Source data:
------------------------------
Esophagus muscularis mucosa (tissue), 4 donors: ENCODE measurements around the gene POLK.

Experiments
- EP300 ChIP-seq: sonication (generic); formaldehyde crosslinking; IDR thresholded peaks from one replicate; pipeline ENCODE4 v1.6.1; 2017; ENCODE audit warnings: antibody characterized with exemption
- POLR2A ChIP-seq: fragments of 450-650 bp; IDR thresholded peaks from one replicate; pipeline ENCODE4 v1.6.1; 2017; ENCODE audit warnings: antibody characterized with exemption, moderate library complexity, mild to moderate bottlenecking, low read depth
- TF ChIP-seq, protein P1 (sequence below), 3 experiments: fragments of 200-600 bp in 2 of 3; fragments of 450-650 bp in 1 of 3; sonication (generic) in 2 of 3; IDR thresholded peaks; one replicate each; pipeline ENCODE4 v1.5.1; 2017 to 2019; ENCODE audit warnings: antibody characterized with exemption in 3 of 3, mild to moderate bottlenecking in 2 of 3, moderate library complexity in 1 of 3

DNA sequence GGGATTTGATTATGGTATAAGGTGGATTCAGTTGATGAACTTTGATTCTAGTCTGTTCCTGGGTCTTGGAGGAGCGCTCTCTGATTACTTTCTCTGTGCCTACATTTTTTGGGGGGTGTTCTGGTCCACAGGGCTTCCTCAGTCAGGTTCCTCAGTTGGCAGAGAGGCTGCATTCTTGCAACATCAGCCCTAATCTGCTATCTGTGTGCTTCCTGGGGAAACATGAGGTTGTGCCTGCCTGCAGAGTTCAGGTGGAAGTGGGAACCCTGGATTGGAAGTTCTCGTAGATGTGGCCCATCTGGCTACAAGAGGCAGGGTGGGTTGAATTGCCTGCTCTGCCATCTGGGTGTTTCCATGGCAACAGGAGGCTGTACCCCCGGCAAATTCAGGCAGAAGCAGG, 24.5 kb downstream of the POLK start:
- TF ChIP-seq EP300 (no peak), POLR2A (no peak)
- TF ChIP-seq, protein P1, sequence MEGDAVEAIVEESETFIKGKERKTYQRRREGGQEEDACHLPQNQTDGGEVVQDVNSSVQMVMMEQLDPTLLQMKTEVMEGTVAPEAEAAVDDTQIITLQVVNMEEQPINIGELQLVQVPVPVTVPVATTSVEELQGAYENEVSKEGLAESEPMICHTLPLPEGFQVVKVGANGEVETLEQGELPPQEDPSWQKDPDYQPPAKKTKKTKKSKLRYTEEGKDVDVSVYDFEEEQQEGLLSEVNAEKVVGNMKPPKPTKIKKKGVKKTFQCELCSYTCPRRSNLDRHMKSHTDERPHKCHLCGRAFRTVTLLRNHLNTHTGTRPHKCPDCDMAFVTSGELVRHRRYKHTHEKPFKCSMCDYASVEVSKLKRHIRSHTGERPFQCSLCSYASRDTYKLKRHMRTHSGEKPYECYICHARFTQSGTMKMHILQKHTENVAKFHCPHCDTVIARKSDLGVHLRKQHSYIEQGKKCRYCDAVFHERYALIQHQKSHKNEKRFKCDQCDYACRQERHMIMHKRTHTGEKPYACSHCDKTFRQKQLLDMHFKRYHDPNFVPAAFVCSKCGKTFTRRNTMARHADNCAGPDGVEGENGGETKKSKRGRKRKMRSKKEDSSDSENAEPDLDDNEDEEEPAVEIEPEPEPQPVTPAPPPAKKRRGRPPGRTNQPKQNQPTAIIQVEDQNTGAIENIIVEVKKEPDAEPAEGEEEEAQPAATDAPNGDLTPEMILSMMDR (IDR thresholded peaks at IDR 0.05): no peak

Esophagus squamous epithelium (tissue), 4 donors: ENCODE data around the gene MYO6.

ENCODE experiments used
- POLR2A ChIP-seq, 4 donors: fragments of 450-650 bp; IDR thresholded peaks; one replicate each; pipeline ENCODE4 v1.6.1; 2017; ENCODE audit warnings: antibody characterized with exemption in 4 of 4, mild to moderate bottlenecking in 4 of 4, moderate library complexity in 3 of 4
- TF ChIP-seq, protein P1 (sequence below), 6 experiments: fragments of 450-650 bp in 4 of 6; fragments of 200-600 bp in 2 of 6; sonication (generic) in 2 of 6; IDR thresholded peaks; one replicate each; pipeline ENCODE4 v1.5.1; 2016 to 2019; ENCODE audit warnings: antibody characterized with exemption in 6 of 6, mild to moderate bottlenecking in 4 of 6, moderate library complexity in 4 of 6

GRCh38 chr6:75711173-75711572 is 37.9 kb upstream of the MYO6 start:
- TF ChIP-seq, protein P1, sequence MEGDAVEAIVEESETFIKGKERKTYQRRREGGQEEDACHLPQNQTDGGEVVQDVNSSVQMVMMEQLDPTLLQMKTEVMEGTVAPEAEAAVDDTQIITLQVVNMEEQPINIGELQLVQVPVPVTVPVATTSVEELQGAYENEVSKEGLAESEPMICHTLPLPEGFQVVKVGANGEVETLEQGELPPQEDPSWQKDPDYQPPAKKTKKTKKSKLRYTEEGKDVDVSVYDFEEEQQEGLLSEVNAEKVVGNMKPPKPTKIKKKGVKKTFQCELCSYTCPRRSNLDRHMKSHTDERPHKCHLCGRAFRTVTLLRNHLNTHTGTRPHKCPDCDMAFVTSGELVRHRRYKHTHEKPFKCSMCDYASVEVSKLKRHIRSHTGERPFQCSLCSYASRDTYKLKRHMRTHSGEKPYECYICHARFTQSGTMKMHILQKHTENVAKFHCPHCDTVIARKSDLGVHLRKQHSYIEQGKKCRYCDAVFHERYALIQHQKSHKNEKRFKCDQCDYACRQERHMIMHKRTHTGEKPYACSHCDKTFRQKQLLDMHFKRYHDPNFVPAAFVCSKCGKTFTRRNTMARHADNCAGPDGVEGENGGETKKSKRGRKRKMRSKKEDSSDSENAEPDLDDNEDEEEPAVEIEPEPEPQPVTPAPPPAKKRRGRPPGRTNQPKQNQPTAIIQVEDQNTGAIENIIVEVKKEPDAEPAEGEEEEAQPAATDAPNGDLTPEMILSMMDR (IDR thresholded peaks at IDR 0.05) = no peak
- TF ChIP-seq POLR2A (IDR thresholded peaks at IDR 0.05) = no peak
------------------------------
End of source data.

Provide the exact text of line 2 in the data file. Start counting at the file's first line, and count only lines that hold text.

Experiments